By capturing the House of Representatives, the Republicans have acquired a slice of the power and a share of the responsibility for government. Responsibility is going to expose postures that are riddled with contradictions. They want a smaller government and a reduced deficit except in those many areas where they demand bigger government and more spending. They are also riven with factionalism and without an agreed national leadership. On the right, we have the traditional Republicans. On the further right, we have the Tea Partyists. The tea bags contend, and they are correct, that they energised these elections by firing up conservative activists. The establishment Republicans say, and they are also correct, that more moderate and competent candidates would have won additional seats from the Democrats which were lost because more centrist Republican candidates had been displaced by the madder hats of the insurgency. The clownish Christine O'Donnell – the first candidate for office to have to begin a campaign ad with the declaration: "I'm not a witch" – lost a Senate seat that should have been won for the Republicans in Delaware.

    Sharron Angle, another Tea Party favourite who had claimed that American cities were run by sharia and thought Hispanic voters would find it appealing if she told them they looked like Asians, lost to Harry Reid, the Democrat Senate majority leader who had earlier seemed doomed to defeat. In those races were further encouraging auguries for President Obama. Americans may be as mad as hell, but they are not crazy enough to want to embrace the wilder shores of Tea Partyism.

    Such is the pace of democracy in America, Republicans are already obsessing over who should be their standard bearer in the next presidential contest in 2012. That is going to expose their fault lines even more starkly. Despite the rebuffing of the Tea Party in some seats, the Republicans will continue to be dragged to the right by Sarah Palin and her fellow travellers. The threat of the self-styled Mama Grizzly running for the Republican presidential nomination in 2012 terrifies the party's establishment as much as the prospect delights Democrat strategists.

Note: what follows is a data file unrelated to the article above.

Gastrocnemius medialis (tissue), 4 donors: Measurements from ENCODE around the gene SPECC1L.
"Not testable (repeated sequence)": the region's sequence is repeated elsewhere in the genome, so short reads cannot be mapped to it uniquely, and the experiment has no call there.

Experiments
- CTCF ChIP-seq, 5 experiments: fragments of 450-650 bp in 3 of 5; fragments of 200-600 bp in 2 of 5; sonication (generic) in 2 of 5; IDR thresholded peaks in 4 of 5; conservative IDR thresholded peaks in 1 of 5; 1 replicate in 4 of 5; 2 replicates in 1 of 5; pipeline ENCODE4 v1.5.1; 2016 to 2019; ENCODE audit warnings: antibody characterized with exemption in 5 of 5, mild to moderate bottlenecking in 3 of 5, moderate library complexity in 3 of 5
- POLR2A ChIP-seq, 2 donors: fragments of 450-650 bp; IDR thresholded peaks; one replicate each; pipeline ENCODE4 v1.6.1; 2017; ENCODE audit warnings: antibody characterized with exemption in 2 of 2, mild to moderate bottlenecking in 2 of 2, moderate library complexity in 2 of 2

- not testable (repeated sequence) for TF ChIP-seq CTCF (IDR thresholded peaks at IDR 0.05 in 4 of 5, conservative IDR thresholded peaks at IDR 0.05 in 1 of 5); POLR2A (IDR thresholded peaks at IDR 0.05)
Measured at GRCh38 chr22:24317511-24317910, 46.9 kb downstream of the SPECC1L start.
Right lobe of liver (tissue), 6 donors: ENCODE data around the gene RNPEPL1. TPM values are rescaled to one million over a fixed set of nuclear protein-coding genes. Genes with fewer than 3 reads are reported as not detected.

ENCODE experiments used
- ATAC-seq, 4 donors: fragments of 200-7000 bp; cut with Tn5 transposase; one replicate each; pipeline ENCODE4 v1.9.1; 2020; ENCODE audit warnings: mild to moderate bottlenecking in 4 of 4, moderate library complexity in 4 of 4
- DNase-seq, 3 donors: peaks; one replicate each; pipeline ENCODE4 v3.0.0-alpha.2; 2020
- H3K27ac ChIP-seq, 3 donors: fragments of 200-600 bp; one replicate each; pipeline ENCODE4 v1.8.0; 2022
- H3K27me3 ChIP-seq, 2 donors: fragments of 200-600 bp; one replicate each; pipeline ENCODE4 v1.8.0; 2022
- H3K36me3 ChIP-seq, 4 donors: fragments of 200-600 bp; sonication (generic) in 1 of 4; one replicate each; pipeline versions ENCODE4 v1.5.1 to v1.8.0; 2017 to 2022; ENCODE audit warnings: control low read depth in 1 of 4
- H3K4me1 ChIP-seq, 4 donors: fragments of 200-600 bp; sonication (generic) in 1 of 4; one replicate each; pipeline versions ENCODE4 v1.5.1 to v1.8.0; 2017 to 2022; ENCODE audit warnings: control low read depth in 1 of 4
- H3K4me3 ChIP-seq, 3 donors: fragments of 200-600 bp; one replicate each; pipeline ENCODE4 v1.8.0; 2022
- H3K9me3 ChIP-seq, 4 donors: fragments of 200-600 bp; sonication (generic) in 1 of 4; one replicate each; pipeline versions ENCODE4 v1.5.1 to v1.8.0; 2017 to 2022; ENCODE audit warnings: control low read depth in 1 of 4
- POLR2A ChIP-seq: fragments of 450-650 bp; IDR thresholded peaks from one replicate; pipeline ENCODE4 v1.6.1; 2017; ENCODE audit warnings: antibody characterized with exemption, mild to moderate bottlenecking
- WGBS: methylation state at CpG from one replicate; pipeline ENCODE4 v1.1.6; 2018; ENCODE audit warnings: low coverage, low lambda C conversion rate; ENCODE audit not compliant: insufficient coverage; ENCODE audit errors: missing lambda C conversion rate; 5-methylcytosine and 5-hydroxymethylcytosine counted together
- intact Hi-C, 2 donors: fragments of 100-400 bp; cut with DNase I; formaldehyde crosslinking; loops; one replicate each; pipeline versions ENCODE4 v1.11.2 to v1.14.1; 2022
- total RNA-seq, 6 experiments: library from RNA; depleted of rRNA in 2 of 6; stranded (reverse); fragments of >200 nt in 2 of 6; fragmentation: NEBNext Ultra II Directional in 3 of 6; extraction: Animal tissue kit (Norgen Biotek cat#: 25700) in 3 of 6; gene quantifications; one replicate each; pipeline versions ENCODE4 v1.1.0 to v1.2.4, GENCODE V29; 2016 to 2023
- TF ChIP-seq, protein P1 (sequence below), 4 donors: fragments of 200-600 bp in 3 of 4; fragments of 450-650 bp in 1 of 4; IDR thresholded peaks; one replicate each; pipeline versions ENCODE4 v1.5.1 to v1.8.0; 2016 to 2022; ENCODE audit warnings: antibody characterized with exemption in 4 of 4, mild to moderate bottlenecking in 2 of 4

The former governor of Alaska is, in some ways, a political genius. She proved to be a hopeless liability when she was on John McCain's ticket two years ago. She is an intensely polarising figure and a narcissist in love with her own shtick. Having had two years to raise her game, she continues to demonstrate an alarming lack of grip or coherence on policy. She now holds no elected office. Yet she has fashioned a profile which makes her probably the best-known American politician in the world after Obama, Bush and Clinton. Celebrity is not the same, however, as credibility. Two out of three American voters believe Sarah Palin is not qualified to be president. The very things about her and the tea baggers which excite right-wing voters are those which repel the more moderate ones.

    There are two further disguised blessings for the president. Paradoxically, one is the economy. Amid the welter of analysis of the Democrats' defeats, by far the most compelling explanation is the simplest one: Americans are frustrated with a lacklustre recovery from the sharpest contraction since the Great Depression. It is not hard to divine why they are angry when the official unemployment rate is nudging 10% and the real level of joblessness is nearer 20%. If there is a double-dip, Obama is almost certainly toast. If the economy continues to limp, he will be in trouble. If the economy is clearly on the mend, the issue that so damaged the Democrats in the midterms ought to work for Obama in the next presidential election.

    People in economic distress become angry people and angry people tend to be volatile people. They thwacked the Republicans in the 2006 midterms. Two years ago, Obama won the best presidential victory for a Democrat since 1964. Now he and his party have taken a bashing. The House has not changed hands and back again so quickly in many decades. Moods ebb and flow in big waves.

    Success goes to the sort of politician who is skilled at surfing the swells of public opinion, one who can ride the crest and also keep his balance when it breaks. Barack Obama is that sort of politician.

    In the wake of the midterms, he has voiced a willingness to work with the Republicans in Congress. He will prosper by being seen as the one who attempted to compromise only to be rebuffed by a Republican party sucked into confrontationalism by its overconfident right. His original appeal was as a healing politician who could lift America above ugly partisanship. The extremism of Tea Partyism will help him to be that attractive, unifying centrist again. My money is on Barack Obama securing a second term in 2012 and quite possibly winning big. Yes, he still can.